A mother-of-two has joined in the chorus of controversy surrounding Heartbreak Island, calling for TVNZ's new reality show to be taken off air.
In an open letter to the network, Auckland mother Jane Nixon said the show depicted contestants as "pieces of fleshy meat meant nothing more than for sex, shame and money".
She concluded: "It's stupidity beyond what I thought a responsible broadcaster could be capable of."
The dating show, which depicts 16 20-something singletons hooking up in Fiji while trying to earn $100,000 in prize money, has already caused controversy over a scene in which two contestants were labelled "the most unpopular".
One contestant in particular, Ella, was clearly upset at the revelation, saying it made her feel like an outcast.
The scene was called "disgusting and damaging" by one viewer, who urged TVNZ to screen the show in a later timeslot.
TVNZ has defended the show, which airs three times a week in a 7.30pm timeslot, with an "uncut" episode airing at 9.30pm on Fridays, saying it "reflected the realities of dating in a Tinder age".
Nixon said she was forced to pen her open letter after her daughters, aged eight and six, saw advertising for the show during the early evening.
She called on TVNZ to scrap Heartbreak Island completely because it depicted an unrealistic view of love and dating.
"Heartbreak Island advertising has been intruding into our early evening TV-watching and I'm now having to educate (my daughters) why they will never date or meet a boy in this way - that this isn't normal," Nixon wrote.
"We are human beings, not sexual objects to be used and abused."
She warned that unless the show was moved to a later timeslot, and advertising was limited to adults-only timeslots, she didn't want to watch any of TVNZ's channels.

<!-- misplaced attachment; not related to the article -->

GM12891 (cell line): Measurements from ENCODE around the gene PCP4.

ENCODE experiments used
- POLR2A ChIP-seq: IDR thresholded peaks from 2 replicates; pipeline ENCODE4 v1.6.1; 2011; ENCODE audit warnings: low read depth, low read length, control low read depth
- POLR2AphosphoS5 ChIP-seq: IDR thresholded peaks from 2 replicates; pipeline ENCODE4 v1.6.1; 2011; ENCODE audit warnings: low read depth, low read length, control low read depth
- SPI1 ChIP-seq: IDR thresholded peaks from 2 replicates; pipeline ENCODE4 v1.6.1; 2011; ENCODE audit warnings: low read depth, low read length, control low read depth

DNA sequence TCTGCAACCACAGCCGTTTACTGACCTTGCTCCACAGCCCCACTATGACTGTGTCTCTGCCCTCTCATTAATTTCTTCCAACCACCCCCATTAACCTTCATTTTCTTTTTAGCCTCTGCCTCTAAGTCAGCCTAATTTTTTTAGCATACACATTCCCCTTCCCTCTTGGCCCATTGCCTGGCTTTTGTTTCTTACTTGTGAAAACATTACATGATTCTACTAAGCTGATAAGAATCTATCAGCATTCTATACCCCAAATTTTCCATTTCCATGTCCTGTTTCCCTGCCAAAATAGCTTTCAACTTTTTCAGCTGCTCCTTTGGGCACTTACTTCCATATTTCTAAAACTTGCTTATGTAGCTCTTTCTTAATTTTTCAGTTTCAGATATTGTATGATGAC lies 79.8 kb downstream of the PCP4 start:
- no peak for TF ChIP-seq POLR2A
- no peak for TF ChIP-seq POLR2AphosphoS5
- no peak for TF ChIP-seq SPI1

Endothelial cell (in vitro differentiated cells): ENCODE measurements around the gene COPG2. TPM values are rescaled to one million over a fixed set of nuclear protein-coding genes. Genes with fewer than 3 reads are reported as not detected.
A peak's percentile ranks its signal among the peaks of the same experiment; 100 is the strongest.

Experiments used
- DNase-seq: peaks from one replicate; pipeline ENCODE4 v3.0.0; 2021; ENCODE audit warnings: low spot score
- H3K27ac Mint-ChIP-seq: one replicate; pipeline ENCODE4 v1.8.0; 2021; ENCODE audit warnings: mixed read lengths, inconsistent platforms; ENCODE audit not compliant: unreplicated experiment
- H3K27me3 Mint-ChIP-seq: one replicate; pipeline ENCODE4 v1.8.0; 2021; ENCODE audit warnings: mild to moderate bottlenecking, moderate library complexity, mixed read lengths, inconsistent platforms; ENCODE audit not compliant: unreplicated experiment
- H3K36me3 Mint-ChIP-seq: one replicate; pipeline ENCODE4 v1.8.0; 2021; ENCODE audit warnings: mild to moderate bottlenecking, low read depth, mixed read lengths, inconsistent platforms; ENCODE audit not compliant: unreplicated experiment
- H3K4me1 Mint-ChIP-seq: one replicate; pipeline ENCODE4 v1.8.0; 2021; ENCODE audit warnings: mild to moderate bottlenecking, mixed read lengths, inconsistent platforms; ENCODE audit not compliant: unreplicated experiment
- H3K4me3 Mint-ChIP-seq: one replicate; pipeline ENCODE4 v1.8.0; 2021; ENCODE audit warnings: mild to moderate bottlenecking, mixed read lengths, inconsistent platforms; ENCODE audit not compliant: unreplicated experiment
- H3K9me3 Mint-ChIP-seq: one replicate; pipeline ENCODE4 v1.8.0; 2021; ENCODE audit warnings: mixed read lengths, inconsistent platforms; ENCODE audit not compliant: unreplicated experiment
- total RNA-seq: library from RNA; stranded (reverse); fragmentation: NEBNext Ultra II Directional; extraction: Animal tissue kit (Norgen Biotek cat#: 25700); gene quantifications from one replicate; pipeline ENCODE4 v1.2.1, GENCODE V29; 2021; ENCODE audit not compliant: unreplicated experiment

"In a culture rife with mental health, suicide and a host of other troubles, you have created one more to help torment the young people of today, because this show is nothing but trouble," she said.
A TVNZ spokesperson said Heartbreak Island promos had only been scheduled to play during television programmes with appropriate corresponding classifications.
"This means that PGR promos are being played in PGR programming. Promos have not been scheduled in children's programming - nor will they be," the spokesperson said.
"Heartbreak Island is a bold new show, while it might not be for Jane, it is for a number of our viewers."
Read Nixon's full open letter to TVNZ:
"I'm a mum to girls, eight and six years old. Heartbreak Island advertising (and that's just the advertising) has been intruding into our early evening TV-watching and I'm now having to educate them why they will never date or meet a boy in this way - that this isn't normal. TVNZ you have lowered the bar to such disgusting standards, I feel like I don't even want to watch your channels anymore. In a culture rife with mental health, suicide and a host of other troubles, you have created one more to help torment the young people of today, because this show is nothing but trouble. Was it your intention to create a platform where these contestants are treated like pieces of fleshy meat meant nothing more than for sex, shame and money? Do you mean to normalise Tinder-like dating for the most vulnerable to watch? To send not-so-subtle messages to any person young, old or in-between about how dating and love might unfold? It's stupidity beyond what I thought a responsible broadcaster could be capable of. We are human beings, not sexual objects to be used and abused. You have now made the further step into setting up a TV culture that can only be described as harmful and nothing good can come of it. I applaud everyone who protests this show and I hope you throw it away into the nearby ocean it's filmed by. In my view your professional brand is well-tarnished now but there's still time to reconcile the situation. The people are speaking. Are you listening?"